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Thread: Grey Cards

  1. #1

    Default Grey Cards

    Hi, does anyone use grey card measuring often? If so...what will yr camera's mode be?

  2. #2

    Default Re: Grey Cards

    Spot/partial, or center-weighted. No point using Matrix/Evaluative since the point is to read the "average" exposure off the grey card.

  3. #3
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    Default Re: Grey Cards

    you do not need gray card if you have an incident meter (the white dome)

  4. #4

    Default Re: Grey Cards

    I use grey card mostly for white balancing.

  5. #5

    Default Re: Grey Cards

    Thanks for the feedback...

  6. #6

    Default Re: Grey Cards

    Quote Originally Posted by jumbocrab
    I use grey card mostly for white balancing.
    Yeap, that's the other usage of a grey card.

    Back in the days of film, a grey card is very useful in obtaining "correct" exposures with scenes that has all highlights (white) or shadows (black).

  7. #7
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    Default Re: Grey Cards

    and what greycard do you use?
    A card bought off a shop or something else like a camera bag, cloth etc ?

  8. #8

    Default Re: Grey Cards

    I bought the Kodak set (there is a big card and a small card), which is commonly available in many places. Of course if you don't have a grey card with you and want to do white-balancing, you can use a white cloth or T-shirt. Although that may not be the most accurate, it is better than nothing.

  9. #9
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    Default Re: Grey Cards

    Hi,

    Just wondering, what's White Balance? Is it something like balancing a scene which has mostly bright/white against a dark/black object and vice versa?

  10. #10

    Default Re: Grey Cards

    An object, under different colour light, will appear different in colour. For example, if you put a white cloth under orange light, then the cloth will appear orangy. When you take a picture, you can either capture it as you see it (ie, orangy), or you still want it to look white in colour in your picture. If you want it to look white, then you need to tell the camera that the lighting colour is now different, so that the camera can compensate for it. This is call white-balancing. Most camera has some algorithm to automatically "guess" the white-balance. But the more accurate way is to do it manually.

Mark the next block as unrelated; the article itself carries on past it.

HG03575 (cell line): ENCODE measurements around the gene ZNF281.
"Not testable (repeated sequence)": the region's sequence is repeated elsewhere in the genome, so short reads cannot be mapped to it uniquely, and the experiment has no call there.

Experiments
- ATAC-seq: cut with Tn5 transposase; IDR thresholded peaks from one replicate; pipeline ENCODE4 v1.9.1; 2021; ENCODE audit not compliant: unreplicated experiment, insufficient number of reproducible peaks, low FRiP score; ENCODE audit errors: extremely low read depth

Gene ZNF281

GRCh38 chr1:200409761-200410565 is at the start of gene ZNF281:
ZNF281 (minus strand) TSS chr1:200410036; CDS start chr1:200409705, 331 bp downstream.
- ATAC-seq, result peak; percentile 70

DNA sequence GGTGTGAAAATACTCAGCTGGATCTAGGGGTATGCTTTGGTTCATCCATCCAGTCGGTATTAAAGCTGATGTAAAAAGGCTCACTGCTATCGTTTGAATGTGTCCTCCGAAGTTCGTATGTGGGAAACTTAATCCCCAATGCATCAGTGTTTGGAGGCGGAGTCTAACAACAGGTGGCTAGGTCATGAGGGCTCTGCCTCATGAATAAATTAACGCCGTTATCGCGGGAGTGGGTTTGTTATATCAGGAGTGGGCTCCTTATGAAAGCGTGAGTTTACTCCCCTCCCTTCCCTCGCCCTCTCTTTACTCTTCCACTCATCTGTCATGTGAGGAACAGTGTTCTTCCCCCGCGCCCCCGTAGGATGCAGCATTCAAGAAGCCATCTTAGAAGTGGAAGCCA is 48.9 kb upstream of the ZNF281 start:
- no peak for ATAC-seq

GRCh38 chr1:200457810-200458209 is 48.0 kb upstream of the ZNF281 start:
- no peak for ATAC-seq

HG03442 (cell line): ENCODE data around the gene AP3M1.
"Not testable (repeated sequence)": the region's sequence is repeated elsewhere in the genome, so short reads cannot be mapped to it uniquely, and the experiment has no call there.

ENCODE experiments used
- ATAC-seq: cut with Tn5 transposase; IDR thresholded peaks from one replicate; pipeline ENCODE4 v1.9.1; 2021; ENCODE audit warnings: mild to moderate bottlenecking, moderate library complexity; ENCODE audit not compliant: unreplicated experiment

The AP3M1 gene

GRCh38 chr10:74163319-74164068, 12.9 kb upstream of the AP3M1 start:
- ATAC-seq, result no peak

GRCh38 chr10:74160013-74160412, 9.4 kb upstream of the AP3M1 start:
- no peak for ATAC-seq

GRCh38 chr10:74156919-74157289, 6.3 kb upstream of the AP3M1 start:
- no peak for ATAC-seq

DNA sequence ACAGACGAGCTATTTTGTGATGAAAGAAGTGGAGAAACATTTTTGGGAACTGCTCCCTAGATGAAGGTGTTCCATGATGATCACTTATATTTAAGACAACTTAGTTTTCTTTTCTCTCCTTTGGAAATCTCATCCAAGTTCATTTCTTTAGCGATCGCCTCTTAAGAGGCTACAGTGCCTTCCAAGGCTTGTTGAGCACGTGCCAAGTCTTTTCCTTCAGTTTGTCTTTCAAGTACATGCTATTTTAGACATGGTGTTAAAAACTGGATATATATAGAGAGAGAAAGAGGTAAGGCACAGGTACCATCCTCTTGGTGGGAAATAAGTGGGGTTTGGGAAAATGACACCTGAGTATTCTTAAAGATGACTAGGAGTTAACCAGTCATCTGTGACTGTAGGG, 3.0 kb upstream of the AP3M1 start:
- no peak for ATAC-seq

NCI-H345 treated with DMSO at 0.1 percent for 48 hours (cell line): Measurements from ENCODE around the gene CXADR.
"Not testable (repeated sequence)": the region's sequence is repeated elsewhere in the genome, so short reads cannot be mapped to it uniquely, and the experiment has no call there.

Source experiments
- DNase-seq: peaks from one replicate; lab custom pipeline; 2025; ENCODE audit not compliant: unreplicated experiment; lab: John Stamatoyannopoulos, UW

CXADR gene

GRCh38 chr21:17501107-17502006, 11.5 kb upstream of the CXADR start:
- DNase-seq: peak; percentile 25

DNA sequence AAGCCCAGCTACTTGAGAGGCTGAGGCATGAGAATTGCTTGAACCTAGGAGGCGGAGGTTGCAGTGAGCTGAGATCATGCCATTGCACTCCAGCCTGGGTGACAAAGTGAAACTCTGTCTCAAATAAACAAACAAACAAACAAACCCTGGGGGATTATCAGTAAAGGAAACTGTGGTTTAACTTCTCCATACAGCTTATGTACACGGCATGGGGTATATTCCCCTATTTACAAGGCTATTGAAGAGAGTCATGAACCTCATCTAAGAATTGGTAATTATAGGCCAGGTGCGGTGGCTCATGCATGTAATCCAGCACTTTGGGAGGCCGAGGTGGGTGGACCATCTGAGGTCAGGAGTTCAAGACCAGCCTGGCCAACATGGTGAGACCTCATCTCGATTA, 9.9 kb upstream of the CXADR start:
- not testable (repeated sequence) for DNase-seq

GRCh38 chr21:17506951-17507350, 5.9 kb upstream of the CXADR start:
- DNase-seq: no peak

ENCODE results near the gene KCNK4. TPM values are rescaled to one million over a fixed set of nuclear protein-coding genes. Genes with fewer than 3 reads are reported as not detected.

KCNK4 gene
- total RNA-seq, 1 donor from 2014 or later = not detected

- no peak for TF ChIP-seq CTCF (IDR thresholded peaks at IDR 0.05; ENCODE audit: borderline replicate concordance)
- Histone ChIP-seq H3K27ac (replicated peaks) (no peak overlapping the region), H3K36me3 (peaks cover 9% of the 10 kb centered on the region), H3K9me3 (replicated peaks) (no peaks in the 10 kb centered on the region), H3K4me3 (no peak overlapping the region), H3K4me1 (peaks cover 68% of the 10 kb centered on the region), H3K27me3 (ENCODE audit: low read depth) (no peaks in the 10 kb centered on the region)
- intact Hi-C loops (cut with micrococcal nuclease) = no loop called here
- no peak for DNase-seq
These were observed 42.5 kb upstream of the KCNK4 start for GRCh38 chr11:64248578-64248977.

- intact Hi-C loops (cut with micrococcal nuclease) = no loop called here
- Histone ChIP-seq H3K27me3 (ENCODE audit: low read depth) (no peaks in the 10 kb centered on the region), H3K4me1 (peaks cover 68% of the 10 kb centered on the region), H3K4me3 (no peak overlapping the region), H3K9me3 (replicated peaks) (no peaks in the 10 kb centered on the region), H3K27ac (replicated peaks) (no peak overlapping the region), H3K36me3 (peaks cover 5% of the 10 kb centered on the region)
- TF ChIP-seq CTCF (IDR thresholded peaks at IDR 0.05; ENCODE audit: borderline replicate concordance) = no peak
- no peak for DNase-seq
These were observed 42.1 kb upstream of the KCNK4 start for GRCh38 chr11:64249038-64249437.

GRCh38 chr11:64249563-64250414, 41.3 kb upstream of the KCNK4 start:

The first reason why manual white-balancing is more accurate is because you are telling the camera exactly which object (for example, the grey card or white T-shirt) is "grey" (ie, same proportion of RGB). The second reason is because manual white-balancing is done Through-The-Lense, which means that any colouration introduced by your lens and filters will be compensated for.
    Last edited by jumbocrab; 2nd September 2005 at 11:14 PM.

  11. #11
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    Default Re: Grey Cards

    Oh, thanks for the explanation. So by using a grey card, I can do WB on a manual camera?

  12. #12

    Default Re: Grey Cards

    Quote Originally Posted by LordAeRo
    Oh, thanks for the explanation. So by using a grey card, I can do WB on a manual camera?

    White balance is only applicable on digital camera. Colour balance on manual film camera are determine by film and use of filters.

  13. #13

    Default Re: Grey Cards

    Sorry, what do you mean "manual camera"? I am only familiar with white-balancing on digital SLR, not film.

  14. #14
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    Default Re: Grey Cards

    Ah, thanks for the clarification guys. Learned something today.

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